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Effective Planning and Management of Emergencies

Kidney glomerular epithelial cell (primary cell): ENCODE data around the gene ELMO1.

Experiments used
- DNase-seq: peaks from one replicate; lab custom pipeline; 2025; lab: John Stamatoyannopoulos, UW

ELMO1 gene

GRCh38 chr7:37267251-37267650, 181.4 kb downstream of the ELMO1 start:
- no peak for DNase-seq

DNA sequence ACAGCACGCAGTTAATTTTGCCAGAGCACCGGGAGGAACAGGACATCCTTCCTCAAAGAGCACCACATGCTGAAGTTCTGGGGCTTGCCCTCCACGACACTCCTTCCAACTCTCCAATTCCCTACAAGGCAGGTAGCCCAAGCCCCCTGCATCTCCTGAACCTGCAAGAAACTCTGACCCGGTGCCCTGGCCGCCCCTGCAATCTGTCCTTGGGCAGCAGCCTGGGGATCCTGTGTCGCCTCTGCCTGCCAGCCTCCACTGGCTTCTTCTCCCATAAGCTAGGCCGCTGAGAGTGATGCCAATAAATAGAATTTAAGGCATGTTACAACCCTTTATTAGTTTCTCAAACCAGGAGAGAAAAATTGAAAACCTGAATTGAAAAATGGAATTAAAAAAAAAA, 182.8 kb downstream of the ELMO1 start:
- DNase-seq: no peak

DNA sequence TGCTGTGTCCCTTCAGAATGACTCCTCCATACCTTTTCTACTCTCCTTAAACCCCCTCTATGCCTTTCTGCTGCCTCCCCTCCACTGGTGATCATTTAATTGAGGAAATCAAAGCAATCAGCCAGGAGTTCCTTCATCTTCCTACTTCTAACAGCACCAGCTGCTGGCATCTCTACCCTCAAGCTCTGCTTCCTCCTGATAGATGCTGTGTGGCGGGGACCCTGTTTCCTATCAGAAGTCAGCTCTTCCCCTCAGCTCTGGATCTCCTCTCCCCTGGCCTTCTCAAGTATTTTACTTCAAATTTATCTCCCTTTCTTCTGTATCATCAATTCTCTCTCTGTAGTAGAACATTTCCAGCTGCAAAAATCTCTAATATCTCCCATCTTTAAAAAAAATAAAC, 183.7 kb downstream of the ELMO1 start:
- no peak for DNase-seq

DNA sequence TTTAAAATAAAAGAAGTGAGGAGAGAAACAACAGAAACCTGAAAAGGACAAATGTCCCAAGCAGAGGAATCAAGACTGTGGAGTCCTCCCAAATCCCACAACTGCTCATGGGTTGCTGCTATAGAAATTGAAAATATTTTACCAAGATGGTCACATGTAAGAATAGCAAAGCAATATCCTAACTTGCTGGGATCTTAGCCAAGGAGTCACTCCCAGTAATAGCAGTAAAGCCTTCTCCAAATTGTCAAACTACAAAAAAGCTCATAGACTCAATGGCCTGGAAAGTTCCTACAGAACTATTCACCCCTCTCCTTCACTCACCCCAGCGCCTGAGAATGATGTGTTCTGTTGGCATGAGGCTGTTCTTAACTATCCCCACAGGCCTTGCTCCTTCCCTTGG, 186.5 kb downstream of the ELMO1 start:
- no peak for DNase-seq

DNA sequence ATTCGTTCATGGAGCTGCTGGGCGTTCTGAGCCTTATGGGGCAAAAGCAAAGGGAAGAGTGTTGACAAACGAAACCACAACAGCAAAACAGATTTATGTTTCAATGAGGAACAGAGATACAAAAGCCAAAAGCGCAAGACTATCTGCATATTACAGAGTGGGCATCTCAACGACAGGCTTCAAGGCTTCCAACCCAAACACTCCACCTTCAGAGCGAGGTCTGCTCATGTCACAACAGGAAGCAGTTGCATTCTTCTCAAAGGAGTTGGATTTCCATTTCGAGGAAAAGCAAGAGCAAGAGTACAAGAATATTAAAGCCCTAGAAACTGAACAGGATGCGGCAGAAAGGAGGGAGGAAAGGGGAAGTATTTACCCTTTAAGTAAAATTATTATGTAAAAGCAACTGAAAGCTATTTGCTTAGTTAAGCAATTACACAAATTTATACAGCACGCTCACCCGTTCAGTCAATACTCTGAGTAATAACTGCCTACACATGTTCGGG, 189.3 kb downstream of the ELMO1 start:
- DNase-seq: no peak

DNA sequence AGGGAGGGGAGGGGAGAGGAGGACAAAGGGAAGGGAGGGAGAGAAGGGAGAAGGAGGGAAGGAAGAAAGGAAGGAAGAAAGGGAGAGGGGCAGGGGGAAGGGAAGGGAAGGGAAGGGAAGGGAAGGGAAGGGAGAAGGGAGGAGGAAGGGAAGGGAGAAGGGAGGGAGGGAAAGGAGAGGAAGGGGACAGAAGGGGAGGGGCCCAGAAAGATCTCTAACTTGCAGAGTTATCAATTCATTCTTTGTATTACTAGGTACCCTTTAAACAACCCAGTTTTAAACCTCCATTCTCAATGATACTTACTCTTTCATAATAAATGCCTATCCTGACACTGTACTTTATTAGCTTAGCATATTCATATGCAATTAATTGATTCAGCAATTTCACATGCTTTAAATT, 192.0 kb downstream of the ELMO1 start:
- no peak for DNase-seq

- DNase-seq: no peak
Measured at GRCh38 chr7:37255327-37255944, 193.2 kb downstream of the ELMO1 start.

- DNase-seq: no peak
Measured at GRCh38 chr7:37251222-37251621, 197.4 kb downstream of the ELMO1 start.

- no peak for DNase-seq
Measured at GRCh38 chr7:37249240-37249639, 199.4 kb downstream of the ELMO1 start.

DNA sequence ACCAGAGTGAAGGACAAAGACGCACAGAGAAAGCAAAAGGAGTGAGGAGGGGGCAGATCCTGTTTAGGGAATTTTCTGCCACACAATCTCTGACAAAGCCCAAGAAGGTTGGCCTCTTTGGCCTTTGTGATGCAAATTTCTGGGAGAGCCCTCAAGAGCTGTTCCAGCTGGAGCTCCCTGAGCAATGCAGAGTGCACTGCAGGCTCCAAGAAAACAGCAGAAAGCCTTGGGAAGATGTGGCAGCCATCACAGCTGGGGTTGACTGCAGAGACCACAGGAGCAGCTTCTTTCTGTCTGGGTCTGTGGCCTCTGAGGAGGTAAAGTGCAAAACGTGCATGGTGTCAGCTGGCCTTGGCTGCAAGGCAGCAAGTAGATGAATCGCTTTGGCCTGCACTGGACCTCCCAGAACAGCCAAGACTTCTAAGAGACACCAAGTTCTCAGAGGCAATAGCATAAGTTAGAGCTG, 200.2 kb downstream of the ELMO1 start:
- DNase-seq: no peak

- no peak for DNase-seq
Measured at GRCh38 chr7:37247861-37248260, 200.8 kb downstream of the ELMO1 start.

´╗┐CASESTUDY NO 3RESPONSE PLANNINGTrauma and distress can be minimized by effective planning and management of emergencies. Natural disasters and calamities like floods, storms, hurricanes and fires hit with no or little forewarning. In the hour of emergency, planning can help minimizing the strain. Planning well in advanced can save lives, avert injuries and play down property damages (Bedenek, 2007). Emergency response planning has three major stages: Prevention:Prevention is better than cure. A procrastinating mind set with an approach that. we will handle it as and when it occurs is injurious. As a corporate security manager I shall ascertain the deficiencies like lack of resources in terms of equipment, supplies, trained personnel or items that require rectification to face the emergency (Gibson, 2007). I shall do pre-emergency preparation by training my people for using alerting services, handling casualties, knowledge of available options and corrective measures in case of any emergency. I shall place an emergency departure plan in the organization. All the members of the organization will be trained to use the plan and understand various signs it has to avoid panicking. Precautionary measures, safety policy and rules will be established and communicated to all employees to avoid any mishap (Beutler, 2007). A crises management team will be trained and educated to provide emergency services such as fire fighting, dangerous goods handling, evacuation and first aid medical services. Proper infrastructure in terms of emergency equipment required will be in place like. firefighting equipment, first aid medical materials and communications tools etc. Facilities such as protection areas, safe path ways and well defined evacuation plans shall be maintained. Trainings will be conducted for institutional strengthening. Backup system will be in place to restore and recover all information assets (Borque, 2006).Response:Emergency response stage includes identification of the most critically hit area and then mobilizing emergency services to that area. In response stage I shall rescue the disaster area by channelizing the core emergency services like police, ambulances and fire fighters etc. The less hit areas will be informed to remain precautious so that any panic may not harm or multiply the effect of calamity. The next step is to impede the disaster by understanding the root cause to it. An effective leadership team shall be taken on board to coordinate with the initial responders and implement a disciplined response plan. The coordination will help to transform the vague steps in to correct responses by adapting to the actual information and changed circumstances as they arise. Response needs to be a hybrid of discipline and agility. A doctrine or plan of action along with the ability to adapt is necessary to respond a crises situation (Gibson, 2007).Recovery:The restoration of affected areas in to their original condition is called recovery. After addressing the immediate needs decisions concerning re employment, re building of destructed property and renovation of basic infrastructure are significant. In this stage my approach will be to build better. I shall study the entire crises with focus on the causes and reasons of the emergency and then will incorporate my learning in to a much better and more resilient plan.To conclude as a Corporate Security Manager I shall take proactive steps in order to ensure the security of the corporate assets. Capacity building and institutional strengthening are the keys to prepare well for an emergency. Leadership plays an important role in case of emergency response where as recovery stage should envisage risks associated. REFERENCESBedenek, D.M., Fullerton, C., amp. Ursano, R.J. (2007). First responders: Mental health consequences of natural and human-made disasters for public health and public safety workers. Annual Review of Public HealthBourque, L.B., Siegel, J.M., Kano, M., amp. Wood, M.M. (2006). Weathering the storm: The impact of hurricanes on physical and mental health. Annals of the American Academy of Political and Social ScienceBritish Psychological Society (BPS) (2008). Database of disaster resources: London: BPS, Disasters, Crisis and Trauma Working Party.Gheytanchi, A., Joseph, L., Gierlach, E., Kimpara, S., Houseley, J., Franco, Z.E. amp. Beutler, L.E. (2007). The dirty dozen: Twelve failures of the Hurricane Katrina response and how psychology can help. American Psychologist.Gibson, L.E., Ruzek, J.I., Naturale, A.J., Watson, P.J., Bryant, R.A., Rynearson, T., Young, B.H. amp. Hamblen, J.L. (2007) Interventions for individuals.Journal of Trauma Practice.Jacobs, G.A., amp. Meyer, D.L. (2006). Psychological first aid: Clarifying the concept. In L. Barbanel amp. R.J. Sternberg (Eds) Psychological interventions in times of crisis New York: Springer Publishing.Ehrenreich J H (2001) A Guidebook to Psychosocial Intervention. Centre for Psychology and Society, State University of New York: Old Westbury, NY.Medici, John and Steve Patrick, (1996), Emergency Response to Incidents Involving Chemical amp. Biological Warfare Agents. Richmond, VA: Virginia Dept. of Emergency National Fire Academy, (1988), Command and Control of Fire Department Major Operations. Student Manual. Emmitsburg, MD